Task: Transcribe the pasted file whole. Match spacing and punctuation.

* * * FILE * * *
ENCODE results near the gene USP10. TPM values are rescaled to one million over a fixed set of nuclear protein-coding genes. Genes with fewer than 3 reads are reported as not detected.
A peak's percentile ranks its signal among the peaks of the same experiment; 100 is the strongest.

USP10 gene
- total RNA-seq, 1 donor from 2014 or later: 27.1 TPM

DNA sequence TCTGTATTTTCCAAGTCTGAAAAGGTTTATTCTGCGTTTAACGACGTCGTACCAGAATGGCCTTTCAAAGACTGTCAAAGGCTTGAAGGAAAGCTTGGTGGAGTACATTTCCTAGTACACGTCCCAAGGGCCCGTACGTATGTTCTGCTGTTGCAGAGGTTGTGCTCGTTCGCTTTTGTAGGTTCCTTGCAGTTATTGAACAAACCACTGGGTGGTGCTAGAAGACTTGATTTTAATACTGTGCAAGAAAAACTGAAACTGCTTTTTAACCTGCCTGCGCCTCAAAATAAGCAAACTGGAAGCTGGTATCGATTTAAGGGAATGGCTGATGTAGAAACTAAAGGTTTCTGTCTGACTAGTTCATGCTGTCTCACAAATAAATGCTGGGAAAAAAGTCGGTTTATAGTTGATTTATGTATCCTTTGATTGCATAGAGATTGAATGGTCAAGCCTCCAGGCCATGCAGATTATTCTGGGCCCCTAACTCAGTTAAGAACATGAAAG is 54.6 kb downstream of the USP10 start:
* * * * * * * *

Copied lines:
ENCODE results near the gene USP10. TPM values are rescaled to one million over a fixed set of nuclear protein-coding genes. Genes with fewer than 3 reads are reported as not detected.
A peak's percentile ranks its signal among the peaks of the same experiment; 100 is the strongest.

USP10 gene
- total RNA-seq, 1 donor from 2014 or later: 27.1 TPM

DNA sequence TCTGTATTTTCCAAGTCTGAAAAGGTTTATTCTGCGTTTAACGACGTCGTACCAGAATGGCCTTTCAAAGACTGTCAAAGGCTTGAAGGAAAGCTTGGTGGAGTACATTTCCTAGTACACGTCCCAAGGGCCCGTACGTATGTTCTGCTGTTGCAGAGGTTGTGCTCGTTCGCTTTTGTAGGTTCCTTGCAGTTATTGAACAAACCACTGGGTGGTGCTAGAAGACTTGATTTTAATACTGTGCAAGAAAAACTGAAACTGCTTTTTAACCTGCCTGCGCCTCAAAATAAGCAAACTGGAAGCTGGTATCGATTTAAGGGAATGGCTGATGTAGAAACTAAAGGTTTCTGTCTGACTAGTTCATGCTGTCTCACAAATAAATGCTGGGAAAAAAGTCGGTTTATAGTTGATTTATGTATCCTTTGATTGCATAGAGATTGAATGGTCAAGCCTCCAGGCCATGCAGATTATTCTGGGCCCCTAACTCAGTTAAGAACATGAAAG is 54.6 kb downstream of the USP10 start: